Some of the causes leading to poor quality could be the irrigation method, nutrition supplies and harvesting time.

All these inappropriate techniques have made Vietnamese coffee less competitive in the international market. The price of one tonne of Vietnamese coffee is about US$50-70 lower than those of other countries.

Another factor affecting coffee quality is the drying technique. The Government needs to adopt special policies to help enterprises and co-operatives have access to credit to build drying yards.

The current method of processing wet coffee requires huge initial capital investment in purchasing equipment and proper facilities to treat waste water. Only large scale production units have sufficient capital to apply this method.

Doan Trieu Nhan, vice chairman of the Viet Nam Cacao and Coffee Association (VICOFA)

As from October 1st, 2007, the Vietnamese coffee certificate requires higher standards in order to meet the criteria of Resolution 420 adopted in May 2004 by the International Coffee Organisation (ICO).

This is a basic foundation for the country to export coffee to other countries.

Up to now, 25 coffee exporters have notified the ICO about the quality of their exported coffee, but not Viet Nam.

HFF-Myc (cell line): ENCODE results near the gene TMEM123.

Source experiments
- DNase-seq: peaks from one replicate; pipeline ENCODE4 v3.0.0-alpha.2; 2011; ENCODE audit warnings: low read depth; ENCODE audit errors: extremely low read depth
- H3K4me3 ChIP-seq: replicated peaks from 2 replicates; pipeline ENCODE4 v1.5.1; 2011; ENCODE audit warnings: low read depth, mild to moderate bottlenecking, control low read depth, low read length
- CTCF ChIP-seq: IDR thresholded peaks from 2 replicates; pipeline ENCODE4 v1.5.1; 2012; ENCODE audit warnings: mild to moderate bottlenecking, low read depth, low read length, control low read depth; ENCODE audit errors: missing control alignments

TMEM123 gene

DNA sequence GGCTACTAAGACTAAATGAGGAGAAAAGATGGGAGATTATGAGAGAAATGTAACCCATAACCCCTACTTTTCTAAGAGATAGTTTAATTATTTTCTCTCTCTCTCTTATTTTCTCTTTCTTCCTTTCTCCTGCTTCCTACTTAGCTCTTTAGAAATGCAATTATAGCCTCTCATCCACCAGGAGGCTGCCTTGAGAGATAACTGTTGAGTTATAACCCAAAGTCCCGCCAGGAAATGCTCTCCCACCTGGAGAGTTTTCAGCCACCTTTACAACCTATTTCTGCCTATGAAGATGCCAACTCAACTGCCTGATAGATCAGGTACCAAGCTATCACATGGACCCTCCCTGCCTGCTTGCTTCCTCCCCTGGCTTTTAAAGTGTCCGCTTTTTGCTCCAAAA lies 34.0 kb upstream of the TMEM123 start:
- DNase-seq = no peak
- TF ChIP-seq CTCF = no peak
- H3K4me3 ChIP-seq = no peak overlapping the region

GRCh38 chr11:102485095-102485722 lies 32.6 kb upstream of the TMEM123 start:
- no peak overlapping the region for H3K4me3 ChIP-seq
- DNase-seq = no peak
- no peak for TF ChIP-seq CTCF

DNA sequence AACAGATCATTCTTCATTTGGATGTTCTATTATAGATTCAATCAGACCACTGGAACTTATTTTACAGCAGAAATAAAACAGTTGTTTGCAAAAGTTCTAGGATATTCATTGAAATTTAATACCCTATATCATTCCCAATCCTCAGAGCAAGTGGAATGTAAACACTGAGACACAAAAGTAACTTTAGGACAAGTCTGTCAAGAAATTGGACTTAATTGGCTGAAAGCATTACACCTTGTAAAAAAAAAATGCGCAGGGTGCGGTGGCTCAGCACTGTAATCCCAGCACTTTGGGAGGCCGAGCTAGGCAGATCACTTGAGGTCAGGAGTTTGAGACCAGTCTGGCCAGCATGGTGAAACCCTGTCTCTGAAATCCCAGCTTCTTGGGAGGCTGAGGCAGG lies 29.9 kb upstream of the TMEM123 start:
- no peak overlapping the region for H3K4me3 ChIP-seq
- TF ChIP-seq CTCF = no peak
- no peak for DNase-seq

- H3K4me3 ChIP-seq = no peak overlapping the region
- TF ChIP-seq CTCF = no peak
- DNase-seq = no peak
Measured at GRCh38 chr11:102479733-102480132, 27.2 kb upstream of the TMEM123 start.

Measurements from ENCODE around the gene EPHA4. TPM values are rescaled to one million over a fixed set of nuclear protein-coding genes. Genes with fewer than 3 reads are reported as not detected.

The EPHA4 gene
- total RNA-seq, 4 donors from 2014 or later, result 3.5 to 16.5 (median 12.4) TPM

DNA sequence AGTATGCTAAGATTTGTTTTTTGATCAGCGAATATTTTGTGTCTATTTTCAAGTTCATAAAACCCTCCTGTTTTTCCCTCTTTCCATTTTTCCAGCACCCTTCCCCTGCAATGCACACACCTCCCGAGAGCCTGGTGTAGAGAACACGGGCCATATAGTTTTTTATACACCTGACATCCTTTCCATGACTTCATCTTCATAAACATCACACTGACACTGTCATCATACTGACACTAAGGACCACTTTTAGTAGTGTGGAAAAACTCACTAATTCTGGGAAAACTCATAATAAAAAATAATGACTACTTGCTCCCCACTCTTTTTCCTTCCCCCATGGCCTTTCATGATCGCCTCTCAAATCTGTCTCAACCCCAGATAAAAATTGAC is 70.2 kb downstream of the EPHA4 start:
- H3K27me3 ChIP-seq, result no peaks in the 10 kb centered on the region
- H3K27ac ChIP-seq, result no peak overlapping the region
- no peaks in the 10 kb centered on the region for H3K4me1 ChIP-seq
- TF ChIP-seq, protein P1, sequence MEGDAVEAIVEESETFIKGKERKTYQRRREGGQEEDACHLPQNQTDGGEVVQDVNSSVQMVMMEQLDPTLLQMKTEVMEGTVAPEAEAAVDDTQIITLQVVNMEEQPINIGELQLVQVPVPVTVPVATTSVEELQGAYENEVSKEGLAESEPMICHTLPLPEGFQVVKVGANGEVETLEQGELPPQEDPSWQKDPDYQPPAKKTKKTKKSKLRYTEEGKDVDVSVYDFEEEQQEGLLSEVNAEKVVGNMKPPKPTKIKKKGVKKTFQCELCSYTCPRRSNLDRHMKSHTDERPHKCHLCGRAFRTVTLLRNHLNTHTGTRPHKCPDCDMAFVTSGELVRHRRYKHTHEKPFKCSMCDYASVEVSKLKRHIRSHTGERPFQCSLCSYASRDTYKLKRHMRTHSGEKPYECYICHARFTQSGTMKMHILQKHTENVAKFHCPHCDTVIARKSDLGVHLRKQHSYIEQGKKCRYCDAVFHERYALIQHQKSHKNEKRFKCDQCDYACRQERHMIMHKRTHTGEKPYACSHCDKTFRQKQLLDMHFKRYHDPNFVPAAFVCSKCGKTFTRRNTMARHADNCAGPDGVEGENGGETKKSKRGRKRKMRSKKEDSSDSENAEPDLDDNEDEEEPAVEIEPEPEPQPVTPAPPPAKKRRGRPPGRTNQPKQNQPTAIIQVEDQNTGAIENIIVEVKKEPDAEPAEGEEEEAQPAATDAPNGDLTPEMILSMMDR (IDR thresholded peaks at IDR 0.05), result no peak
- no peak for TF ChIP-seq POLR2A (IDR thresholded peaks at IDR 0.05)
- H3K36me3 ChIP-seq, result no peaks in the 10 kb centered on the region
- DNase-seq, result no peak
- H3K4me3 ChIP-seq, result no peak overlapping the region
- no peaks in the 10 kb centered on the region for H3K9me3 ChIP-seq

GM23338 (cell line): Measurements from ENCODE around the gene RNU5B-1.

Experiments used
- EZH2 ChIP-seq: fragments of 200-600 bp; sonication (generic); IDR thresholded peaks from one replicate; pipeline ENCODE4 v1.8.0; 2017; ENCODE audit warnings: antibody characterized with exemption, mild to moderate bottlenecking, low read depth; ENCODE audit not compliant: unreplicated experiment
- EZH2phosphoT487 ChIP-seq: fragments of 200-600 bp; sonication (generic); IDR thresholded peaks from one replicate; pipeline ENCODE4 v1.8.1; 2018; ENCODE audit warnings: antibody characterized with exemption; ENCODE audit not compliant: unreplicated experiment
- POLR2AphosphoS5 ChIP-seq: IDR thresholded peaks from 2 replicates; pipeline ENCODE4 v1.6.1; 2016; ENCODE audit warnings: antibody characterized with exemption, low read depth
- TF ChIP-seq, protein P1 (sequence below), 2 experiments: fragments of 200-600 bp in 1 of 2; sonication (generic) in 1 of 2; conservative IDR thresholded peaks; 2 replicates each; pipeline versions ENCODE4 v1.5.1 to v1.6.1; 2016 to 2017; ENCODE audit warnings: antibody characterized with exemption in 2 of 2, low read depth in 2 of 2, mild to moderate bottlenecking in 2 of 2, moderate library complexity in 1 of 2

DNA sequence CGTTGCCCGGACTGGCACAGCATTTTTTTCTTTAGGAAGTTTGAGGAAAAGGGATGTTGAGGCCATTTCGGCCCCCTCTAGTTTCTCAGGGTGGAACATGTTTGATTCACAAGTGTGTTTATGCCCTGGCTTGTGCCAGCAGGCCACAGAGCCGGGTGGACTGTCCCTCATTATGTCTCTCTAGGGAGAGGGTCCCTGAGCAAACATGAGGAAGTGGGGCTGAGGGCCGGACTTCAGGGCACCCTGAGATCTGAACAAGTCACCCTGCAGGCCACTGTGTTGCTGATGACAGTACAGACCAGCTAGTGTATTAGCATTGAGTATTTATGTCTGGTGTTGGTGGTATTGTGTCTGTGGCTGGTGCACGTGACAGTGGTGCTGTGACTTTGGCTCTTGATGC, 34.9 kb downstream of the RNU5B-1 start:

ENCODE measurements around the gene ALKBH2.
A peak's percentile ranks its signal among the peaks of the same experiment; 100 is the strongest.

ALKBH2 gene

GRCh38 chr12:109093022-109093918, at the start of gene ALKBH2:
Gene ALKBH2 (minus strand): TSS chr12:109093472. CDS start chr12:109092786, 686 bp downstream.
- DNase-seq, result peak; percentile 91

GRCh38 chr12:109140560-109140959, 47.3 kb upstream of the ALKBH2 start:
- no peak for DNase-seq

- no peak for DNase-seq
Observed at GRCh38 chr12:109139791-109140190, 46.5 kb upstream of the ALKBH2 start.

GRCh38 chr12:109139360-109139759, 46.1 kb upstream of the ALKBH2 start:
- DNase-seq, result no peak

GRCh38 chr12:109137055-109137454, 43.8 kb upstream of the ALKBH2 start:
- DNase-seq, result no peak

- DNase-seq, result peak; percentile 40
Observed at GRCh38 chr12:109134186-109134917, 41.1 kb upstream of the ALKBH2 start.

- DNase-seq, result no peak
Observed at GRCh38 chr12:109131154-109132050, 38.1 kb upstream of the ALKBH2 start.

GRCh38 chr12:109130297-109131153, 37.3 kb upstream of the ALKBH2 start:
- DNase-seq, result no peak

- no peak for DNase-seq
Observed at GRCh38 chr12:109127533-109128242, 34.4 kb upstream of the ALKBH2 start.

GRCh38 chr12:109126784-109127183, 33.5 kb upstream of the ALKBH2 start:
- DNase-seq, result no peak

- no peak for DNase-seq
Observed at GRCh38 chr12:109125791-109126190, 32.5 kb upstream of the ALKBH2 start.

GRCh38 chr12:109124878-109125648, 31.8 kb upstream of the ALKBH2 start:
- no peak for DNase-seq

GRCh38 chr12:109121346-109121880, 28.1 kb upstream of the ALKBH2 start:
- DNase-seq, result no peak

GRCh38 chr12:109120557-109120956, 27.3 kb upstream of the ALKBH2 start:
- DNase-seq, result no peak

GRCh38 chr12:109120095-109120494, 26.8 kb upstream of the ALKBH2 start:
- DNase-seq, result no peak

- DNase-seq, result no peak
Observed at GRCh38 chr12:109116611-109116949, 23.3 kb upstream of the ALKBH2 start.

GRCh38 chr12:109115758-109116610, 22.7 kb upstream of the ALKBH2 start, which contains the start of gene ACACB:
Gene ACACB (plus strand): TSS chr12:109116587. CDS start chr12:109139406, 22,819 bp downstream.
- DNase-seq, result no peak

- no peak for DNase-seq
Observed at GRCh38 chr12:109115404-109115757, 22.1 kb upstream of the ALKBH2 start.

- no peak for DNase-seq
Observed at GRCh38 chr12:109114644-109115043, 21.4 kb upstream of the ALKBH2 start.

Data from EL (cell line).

Luckily, Viet Nam’s coffee standards 4193:2005 have been acknowledged by the ICO. This is an important document for Vietnamese coffee to be on a par with the 25 coffee exporters that have already met ICO standards.

But in reality, Viet Nam’s standards have not yet been accepted by importers or buyers. This is something that requires us to have a strong quality control system in place.

I think that the 2005, 2006 action taken by 10 European ports was a good but expensive lesson for Viet Nam.

Quality control at those ports singled out 1,485,750 coffee bags of low quality – each bag weighing 60kg – of which 1,074,500 bags were from Viet Nam.

So in my opinion, to secure a foot hole in the international market, it is imperative for VICOFA to uphold high quality in coffee production.

Bui Thi Lien, inspector from the Trung Nguyen coffee company

Trung Nguyen company has signed contracts with farming households to buy their coffee beans at a competitive price if their products are certified by EuroGap.

The EuroGap programme has come up with 14 criteria to make sure coffee is safe for consumption and environmentally friendly.

One of the criteria to receive the certificate is that the farmers must submit a report on their coffee plantations and how the beans are processed.

To many farmers, this is a tough requirement, but if they can meet it, they gain VND1.500 more for each kg of coffee compared to the market price.

But the difficulty we’re facing at present is the cost of the certificate – 200 euro each. However, I think the cost of the certificate would be lower if the farm was over 20ha. Therefore, if several farming households worked together to create a network, I’m sure they could save money.



Source: Vietnam News